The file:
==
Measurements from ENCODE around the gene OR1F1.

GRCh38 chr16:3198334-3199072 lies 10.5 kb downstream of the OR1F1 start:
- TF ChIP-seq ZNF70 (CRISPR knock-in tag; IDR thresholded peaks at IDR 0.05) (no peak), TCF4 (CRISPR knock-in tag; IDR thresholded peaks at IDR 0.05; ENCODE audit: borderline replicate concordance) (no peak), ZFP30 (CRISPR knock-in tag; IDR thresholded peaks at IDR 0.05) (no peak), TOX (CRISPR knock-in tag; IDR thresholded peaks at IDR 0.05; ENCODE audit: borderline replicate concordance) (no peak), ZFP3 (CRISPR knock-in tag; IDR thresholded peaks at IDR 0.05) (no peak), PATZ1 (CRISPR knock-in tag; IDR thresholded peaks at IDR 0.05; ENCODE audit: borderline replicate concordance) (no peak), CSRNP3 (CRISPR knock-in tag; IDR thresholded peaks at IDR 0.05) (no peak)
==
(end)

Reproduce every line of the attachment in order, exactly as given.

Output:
Measurements from ENCODE around the gene OR1F1.

GRCh38 chr16:3198334-3199072 lies 10.5 kb downstream of the OR1F1 start:
- TF ChIP-seq ZNF70 (CRISPR knock-in tag; IDR thresholded peaks at IDR 0.05) (no peak), TCF4 (CRISPR knock-in tag; IDR thresholded peaks at IDR 0.05; ENCODE audit: borderline replicate concordance) (no peak), ZFP30 (CRISPR knock-in tag; IDR thresholded peaks at IDR 0.05) (no peak), TOX (CRISPR knock-in tag; IDR thresholded peaks at IDR 0.05; ENCODE audit: borderline replicate concordance) (no peak), ZFP3 (CRISPR knock-in tag; IDR thresholded peaks at IDR 0.05) (no peak), PATZ1 (CRISPR knock-in tag; IDR thresholded peaks at IDR 0.05; ENCODE audit: borderline replicate concordance) (no peak), CSRNP3 (CRISPR knock-in tag; IDR thresholded peaks at IDR 0.05) (no peak)